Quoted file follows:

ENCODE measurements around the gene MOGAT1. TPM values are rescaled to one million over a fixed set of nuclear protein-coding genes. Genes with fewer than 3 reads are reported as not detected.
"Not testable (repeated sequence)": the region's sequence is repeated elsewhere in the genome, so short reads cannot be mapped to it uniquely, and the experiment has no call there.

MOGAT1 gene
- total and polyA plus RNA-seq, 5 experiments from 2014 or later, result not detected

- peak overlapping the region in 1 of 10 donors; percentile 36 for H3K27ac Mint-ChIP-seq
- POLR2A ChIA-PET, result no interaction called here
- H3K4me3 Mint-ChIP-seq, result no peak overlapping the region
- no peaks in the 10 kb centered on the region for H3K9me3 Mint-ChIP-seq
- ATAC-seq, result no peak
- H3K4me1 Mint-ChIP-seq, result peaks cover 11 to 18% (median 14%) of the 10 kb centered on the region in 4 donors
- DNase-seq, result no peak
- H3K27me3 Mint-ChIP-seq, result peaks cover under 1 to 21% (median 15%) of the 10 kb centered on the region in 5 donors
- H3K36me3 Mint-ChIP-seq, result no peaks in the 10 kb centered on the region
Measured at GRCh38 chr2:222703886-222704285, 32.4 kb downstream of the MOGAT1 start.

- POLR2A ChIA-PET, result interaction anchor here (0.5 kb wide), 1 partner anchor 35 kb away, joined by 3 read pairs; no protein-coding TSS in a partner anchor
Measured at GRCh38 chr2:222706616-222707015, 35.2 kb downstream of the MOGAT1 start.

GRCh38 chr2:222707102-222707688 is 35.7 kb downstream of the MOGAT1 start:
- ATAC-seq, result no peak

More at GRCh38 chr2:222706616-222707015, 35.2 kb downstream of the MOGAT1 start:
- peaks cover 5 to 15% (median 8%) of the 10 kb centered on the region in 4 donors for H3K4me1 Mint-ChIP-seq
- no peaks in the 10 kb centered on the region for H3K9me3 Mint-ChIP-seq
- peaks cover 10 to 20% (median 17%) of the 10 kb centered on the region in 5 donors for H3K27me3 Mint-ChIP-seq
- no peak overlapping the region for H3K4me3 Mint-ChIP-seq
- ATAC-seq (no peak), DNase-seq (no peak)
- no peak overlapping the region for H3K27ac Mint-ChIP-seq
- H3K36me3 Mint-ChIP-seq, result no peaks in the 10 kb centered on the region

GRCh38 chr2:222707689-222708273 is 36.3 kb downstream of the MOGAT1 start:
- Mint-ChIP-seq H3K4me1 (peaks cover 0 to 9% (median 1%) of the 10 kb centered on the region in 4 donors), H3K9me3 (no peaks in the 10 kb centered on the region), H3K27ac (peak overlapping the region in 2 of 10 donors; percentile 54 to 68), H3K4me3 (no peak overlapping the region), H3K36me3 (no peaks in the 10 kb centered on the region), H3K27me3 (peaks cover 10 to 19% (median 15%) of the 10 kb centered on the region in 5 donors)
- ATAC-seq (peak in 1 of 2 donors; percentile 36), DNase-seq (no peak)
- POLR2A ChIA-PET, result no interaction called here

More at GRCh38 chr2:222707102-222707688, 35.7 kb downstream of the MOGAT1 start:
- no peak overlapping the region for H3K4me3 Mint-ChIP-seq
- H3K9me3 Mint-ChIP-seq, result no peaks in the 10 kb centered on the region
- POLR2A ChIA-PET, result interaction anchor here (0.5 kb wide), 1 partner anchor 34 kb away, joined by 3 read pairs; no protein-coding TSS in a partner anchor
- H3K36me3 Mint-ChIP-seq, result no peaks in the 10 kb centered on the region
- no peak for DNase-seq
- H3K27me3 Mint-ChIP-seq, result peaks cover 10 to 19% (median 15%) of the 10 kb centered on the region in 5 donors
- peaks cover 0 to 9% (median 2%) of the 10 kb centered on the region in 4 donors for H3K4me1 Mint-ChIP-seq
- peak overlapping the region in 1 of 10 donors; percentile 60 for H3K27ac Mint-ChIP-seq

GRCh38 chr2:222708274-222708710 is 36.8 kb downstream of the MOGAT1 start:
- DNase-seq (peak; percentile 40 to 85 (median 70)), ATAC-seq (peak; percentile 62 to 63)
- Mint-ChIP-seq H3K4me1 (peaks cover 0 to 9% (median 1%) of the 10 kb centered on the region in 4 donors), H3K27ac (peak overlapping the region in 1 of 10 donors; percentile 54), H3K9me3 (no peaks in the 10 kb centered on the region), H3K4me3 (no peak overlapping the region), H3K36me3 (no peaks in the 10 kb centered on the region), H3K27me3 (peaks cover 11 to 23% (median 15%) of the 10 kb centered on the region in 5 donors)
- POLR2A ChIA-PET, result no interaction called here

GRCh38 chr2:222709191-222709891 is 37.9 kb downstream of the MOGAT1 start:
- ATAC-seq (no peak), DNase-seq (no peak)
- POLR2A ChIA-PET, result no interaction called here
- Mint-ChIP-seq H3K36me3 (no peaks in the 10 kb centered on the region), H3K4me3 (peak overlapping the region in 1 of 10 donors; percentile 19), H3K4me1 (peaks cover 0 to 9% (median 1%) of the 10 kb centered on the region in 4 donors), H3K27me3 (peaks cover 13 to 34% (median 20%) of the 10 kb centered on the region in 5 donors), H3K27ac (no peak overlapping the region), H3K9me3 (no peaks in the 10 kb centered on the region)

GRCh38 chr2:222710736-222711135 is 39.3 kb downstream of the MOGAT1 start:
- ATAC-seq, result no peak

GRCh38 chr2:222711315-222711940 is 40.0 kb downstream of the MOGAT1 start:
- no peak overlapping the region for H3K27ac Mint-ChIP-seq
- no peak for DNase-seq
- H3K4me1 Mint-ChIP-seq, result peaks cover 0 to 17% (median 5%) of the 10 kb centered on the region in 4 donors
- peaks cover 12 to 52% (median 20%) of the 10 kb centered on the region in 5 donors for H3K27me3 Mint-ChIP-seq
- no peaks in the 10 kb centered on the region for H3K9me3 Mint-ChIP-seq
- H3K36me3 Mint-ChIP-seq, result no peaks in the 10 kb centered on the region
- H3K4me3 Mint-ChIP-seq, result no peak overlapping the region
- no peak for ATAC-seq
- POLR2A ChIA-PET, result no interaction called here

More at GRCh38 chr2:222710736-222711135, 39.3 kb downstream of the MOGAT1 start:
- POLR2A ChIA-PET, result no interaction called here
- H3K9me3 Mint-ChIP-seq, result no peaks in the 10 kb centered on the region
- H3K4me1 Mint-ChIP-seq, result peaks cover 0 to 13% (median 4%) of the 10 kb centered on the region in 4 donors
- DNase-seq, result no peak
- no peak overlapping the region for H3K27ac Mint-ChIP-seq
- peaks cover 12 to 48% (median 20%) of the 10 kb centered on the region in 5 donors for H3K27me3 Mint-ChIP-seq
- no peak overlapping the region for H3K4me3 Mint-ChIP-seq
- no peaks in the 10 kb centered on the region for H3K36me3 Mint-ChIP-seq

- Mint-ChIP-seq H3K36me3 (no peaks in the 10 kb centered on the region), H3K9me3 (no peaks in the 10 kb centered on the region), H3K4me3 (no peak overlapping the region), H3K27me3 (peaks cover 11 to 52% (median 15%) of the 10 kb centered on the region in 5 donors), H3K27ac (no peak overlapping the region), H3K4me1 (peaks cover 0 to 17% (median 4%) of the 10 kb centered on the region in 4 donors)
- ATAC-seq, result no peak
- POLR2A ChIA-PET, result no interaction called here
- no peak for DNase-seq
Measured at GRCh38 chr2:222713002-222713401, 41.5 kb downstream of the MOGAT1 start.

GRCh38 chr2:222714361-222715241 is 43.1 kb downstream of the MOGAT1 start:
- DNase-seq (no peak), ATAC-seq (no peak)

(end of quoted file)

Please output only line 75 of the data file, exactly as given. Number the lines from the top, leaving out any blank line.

- DNase-seq (no peak), ATAC-seq (no peak)